The published figures, based on data from secondary sources, show an increase in daily output during the first quarter.
In January, OPEC's count was 1.375 million barrels per day, with production rising the following month to 1.387 million barrels per day - a revised downwards figure from the 1.39 million announced in the previous report.
Angola maintained its position as the second largest African crude producer in OPEC, behind Nigeria.
Nigeria, Africa's leading oil producer, saw its daily production grow to 1.853 million barrels per day, up 65,000 barrels from 1.788 million barrels in February.
For practically the whole of 2016 and until May 2017, Angola led oil production in Africa, a position it has since lost to Nigeria.
Production in Nigeria was conditioned between 2015 and 2016 by terrorist attacks, armed groups and internal political instability.
The most recent OPEC report also said that in terms of "direct communications" to the organization, Angola had produced 1.404 million barrels per day in March, 17 thousand more barrels per day than the previous month.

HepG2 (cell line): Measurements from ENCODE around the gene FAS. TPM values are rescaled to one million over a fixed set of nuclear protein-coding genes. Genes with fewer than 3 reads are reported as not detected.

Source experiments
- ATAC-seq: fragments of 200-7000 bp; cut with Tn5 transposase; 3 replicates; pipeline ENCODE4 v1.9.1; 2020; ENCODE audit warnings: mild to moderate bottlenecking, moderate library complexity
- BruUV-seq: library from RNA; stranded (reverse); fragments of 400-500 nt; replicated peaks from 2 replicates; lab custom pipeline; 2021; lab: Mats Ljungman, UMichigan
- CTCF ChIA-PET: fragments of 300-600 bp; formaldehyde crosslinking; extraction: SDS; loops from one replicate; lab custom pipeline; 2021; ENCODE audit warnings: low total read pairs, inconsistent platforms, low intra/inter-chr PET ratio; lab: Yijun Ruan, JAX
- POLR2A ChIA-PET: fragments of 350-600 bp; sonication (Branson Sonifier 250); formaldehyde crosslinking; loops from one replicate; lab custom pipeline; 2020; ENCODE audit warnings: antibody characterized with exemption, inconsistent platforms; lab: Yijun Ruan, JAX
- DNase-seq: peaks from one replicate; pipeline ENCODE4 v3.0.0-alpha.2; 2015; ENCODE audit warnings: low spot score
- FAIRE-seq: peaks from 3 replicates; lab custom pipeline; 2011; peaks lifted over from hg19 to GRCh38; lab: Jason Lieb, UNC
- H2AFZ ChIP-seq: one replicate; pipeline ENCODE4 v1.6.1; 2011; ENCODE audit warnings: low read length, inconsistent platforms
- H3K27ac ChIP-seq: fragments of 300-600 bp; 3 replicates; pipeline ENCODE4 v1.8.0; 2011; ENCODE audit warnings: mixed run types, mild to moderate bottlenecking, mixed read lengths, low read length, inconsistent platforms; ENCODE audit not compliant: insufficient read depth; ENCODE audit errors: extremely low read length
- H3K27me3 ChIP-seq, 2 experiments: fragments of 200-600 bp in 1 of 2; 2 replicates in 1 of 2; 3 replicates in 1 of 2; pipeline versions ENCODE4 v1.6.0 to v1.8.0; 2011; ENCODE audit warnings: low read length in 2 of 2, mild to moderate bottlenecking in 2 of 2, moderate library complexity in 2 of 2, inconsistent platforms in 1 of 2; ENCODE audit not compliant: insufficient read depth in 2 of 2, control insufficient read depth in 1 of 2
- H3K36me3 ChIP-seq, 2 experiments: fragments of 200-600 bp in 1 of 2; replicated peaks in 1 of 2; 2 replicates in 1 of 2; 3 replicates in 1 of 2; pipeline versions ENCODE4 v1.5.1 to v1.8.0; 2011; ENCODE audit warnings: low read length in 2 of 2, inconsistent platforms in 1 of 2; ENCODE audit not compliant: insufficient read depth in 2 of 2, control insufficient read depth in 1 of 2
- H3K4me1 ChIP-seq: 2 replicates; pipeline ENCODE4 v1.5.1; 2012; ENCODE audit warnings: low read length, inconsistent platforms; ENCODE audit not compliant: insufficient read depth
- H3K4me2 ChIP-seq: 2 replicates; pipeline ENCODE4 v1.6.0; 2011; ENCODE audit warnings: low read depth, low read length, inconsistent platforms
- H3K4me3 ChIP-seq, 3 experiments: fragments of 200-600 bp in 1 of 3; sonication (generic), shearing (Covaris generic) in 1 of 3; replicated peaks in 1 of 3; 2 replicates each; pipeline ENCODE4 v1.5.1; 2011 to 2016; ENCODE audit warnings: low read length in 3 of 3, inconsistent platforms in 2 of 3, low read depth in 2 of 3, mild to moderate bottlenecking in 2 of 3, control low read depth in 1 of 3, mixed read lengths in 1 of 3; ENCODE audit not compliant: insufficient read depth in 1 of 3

Data from official Nigerian sources in the report points to an increase of 37 thousand barrels per day in March, to 1.780 million.
On Sunday, OPEC countries approved a cut of 9.7 million barrels per day between 1 May and 30 June this year, and this cut should then be readjusted to eight million barrels per day by the end of the year in an attempt to level out a market particularly affected by the covid-19 pandemic.
The agreement also assumes that this cut will be reduced by six million barrels per day between 1 January 2021 and the end of April 2022.
The cut announced on Sunday represents a tenth of global supply, according to industry officials from several negotiating countries, and is an unprecedented agreement.
Due to the consequences of the spread of the new coronavirus, with the impact on the economy and the decrease in consumption, the Joint Technical Committee of OPEC has been recommending cuts in oil production.
The aim of the agreement is to find a solution to the rapid fall in oil prices due to the collapse in demand and the price war between Saudi Arabia and Russia.
The covid-19 pandemic has unbalanced a market where global supply was already in surplus and is now in seldom seen proportions, with travel restrictions taken in all countries to prevent the spread of the new coronavirus.
A further meeting is scheduled for 10 June, by videoconference, "to decide on additional measures as necessary to balance the market.